In the months since the death of his sister, Kate, Repairman Jack has alternated between periods of nearly uncontrollable rage and deep depression. He blames himself for not being able to protect her from the Otherness-spawned hive mind which had taken over her lover, and threatened to do the same for the rest of the world. Even Jack's girlfriend, Gia DiLauro, has been suggesting he take on a few small "fix it" jobs to get back to his old self, despite the fact she hates what he does for a living.

Things take a turn for the spooky when Jack and Gia visit a psychic along with one of Gia's artist friends. Jack, of course, does not buy into any of the medium's tricks, having worked as an assistant to one of New York's many fake psychics in his youth. But even he is shaken when an Indian woman walking her German Shepherd warns the couple, especially Gia, not to enter the medium's house. And when they do cross the threshold, a very localized earthquake strikes the area.

The reading itself goes smoothly, and when they get home, Jack explains to Gia all of the tricks he caught the psychic Ifasen using. Though she hides it well, Gia's not entirely convinced it is all fake. Her question for Ifasen, "How many children will I have?" was answered with "two." And though she hasn't told Jack yet, she has just found out she's pregnant with her second child. So she contacts Ifasen again to find out more, and in the course of the conversation discovers that he is being harassed by other New York mediums who believe he is stealing their wealthy clients. It seems like a relatively simple and safe job for Repairman Jack, possibly just the thing to pull him out of his funk, so she talks him into taking it on.

And from there everything gets even stranger...

** Some spoilers follow. You have been warned. **

The Haunted Air had the potential to be F. Paul Wilson's greatest Repairman Jack novel yet. The main plot of a fake medium who doesn't believe in any of the spiritual nonsense he sells being plagued by very real ghosts is an excellent choice. Lyle Kenton (aka Ifasen) and his younger brother, Charlie, are a pair of orphans who started with street scams to make ends meet and finally worked their way up to the genteel world of the high-class meduim. Along the way, they spent some time checking out a faith healer, but came away with very different reactions. Lyle saw it as the highly lucrative scam to end all scams and immediately made it his goal to found his own church. Charlie, on the other hand, bought a Bible and soon became a Born Again Christian. This backstore allows Wilson to set up some very realistic tension between the two brothers as they continue to work their psychic business with Lyle as the front man, and Charlie as the engineer running special effects from a hidden control room. Charlie knows that fleecing the clients like this is wrong, but so strong are the ties of blood that he cannot bring himself to walk away from his only living relative.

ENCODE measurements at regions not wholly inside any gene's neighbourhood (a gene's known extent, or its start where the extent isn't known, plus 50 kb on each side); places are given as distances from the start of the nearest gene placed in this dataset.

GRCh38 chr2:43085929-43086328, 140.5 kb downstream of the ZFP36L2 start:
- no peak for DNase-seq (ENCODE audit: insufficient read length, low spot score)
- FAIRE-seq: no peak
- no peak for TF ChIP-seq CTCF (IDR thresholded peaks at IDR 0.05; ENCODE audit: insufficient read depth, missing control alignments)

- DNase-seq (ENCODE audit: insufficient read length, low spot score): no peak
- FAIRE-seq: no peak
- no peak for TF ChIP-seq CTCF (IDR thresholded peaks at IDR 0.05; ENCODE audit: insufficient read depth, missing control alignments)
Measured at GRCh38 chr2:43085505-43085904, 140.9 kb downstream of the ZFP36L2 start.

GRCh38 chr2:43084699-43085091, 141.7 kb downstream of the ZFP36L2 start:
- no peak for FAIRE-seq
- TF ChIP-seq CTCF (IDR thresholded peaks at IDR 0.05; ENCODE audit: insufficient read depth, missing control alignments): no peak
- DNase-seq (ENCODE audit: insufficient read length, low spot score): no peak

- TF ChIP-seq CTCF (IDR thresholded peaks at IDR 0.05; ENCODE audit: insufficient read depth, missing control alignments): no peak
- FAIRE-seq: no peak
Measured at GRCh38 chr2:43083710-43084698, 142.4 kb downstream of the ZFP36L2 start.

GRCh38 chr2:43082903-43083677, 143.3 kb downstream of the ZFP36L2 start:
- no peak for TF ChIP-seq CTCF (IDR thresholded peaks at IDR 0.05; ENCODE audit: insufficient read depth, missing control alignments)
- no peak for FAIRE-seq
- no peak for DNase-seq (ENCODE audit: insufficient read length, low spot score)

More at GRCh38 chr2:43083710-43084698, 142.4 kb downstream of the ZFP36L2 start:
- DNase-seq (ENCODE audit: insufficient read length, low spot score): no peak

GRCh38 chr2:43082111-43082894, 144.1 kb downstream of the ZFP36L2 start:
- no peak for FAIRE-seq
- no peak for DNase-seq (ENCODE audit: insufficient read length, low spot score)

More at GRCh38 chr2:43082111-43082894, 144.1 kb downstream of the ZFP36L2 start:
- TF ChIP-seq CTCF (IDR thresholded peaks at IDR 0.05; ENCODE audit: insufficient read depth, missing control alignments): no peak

Added to that is Wilson's signature character development as he continues to explore the relationship between Jack and Gia. They've long wanted to get married, but Jack still doesn't legally or officially exist, and he's concerned that as long as he works as Repairman Jack, any kind of paper trail leading back to Gia and her daughter Vicky could put them in danger. But now, with Gia bearing Jack's child, the timetable has been drastically sped up. They both agree that Vicky and the new baby would need a real father, one who doesn't risk injury or death as part of his chosen profession. But Gia raises a wealth of new concerns, worried that so long as he isn't part of the system, Jack can't take over raising the children if something were to happen to her. Gia's worry and Jack beginning his search for a way to become a legitimate member of society are both seamlessly woven into the story without bogging down the plot.

Unfortunately, it seems like Wilson felt the need to shoehorn the Otherness into what could very easily been a solid stand-alone story. The mysterious foreign woman and her dog are brought back to in a new guise to warn and advise, and the reminders that Jack is destined to be Mankind's only hope in a final showdown with the darkness come across as heavy-handed and perhaps even out of place. If they were removed, turning the haunting of Ifasen's house from a way for the Otherness to lash out at Jack into a straightforward ghost story, I think the story would be nearly perfect.

That being said, I do still highly recommend The Haunted Air to any fans of Repairman Jack or ghost stories in general. New chapters in Jack's own backstory are provided, detailing some of the work he did for false mediums in the early days when he first arrived in New York. His talents weren't always as finely honed as we see them in the Repairman Jack novels, nor did he always have the luxury of picking and choosing the kind of work he was willing to do. He still feels guilty for helping fleece innocent clients looking for some sign from the other side, and looks at helping Ifasen strike back at the harassing psychics as a way to lash out at the kind of people who used to employ him, and possibly at his own younger, more naive self. I'm hoping that, as Wilson runs out of time in the story arc that takes Jack from The Tomb to the conclusion of Nightworld, he'll start writing more prequel material explaining Jack's history in New York.

So grab a copy of The Haunted Air and settle in for a good read. If you kind of gloss over the parts dealing with the Otherness, you're sure to enjoy it.

Wilson, F. Paul. The Haunted Air<./em>. Tom Doherty Associates. 2002.